The Supreme Court has rejected an application from the Director of Corporate Enforcement to consider making disqualification orders arising from the marathon court case between Fyffes and DCC.
The Supreme Court said the appropriate place for such an application was in the High Court.
The director will now apply to the High Court to be joined as a party to the proceedings in order to ask that court to make disqualification orders.
The Supreme Court today held that DCC must pay the legal costs of the 88-day action taken by Fyffes, estimated at €15m.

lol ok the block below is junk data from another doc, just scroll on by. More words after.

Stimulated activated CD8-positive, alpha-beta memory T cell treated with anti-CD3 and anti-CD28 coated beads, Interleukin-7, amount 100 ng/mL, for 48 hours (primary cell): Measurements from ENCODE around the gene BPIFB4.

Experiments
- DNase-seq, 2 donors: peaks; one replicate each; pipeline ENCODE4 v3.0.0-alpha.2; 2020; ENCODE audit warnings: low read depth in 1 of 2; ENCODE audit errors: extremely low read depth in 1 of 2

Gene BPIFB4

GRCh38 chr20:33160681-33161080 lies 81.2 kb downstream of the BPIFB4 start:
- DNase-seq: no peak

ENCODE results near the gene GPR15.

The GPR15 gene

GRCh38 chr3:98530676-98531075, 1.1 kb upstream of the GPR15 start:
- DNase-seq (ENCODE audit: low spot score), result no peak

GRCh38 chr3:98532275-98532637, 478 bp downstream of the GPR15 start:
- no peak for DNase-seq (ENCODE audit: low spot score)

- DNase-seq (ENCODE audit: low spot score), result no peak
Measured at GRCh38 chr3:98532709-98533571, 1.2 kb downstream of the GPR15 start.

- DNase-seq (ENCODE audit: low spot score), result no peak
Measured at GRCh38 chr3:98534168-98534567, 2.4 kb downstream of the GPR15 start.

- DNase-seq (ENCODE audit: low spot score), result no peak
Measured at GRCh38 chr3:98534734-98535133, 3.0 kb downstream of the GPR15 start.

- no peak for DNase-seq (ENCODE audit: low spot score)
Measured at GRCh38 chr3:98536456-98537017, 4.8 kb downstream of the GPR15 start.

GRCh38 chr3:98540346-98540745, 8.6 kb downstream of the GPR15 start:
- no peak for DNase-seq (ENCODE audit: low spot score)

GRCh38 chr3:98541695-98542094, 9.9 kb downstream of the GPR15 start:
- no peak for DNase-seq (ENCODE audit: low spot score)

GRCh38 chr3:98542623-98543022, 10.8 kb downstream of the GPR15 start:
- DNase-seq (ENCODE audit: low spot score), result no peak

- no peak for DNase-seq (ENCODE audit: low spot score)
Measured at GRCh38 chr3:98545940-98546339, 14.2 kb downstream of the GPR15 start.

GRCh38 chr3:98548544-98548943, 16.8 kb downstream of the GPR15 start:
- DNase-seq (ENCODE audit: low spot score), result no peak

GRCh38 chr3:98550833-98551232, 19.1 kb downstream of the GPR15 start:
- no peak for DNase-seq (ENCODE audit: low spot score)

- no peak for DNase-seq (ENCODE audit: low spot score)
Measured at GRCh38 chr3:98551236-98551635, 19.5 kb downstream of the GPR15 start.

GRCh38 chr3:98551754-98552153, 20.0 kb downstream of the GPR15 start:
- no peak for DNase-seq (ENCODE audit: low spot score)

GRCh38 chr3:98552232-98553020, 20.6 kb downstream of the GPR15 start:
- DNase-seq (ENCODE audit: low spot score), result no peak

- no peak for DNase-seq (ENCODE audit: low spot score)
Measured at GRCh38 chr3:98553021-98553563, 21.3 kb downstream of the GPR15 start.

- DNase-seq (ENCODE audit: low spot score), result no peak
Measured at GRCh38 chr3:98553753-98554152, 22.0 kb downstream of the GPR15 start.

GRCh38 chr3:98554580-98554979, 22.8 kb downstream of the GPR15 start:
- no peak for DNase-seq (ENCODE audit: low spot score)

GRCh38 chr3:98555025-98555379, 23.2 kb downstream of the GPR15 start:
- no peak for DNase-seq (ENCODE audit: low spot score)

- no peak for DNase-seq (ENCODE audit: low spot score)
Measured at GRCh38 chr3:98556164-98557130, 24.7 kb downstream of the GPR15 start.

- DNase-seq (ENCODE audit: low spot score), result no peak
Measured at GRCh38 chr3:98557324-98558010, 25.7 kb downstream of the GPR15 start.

In July, the Supreme Court found that DCC's chief executive had inside information on Fyffes when he sold DCC's stake in Fyffes for €106m in early 2000. The court overturned a High Court decision that he did not.
The director has not named anyone against whom he is considering taking disqualification proceedings.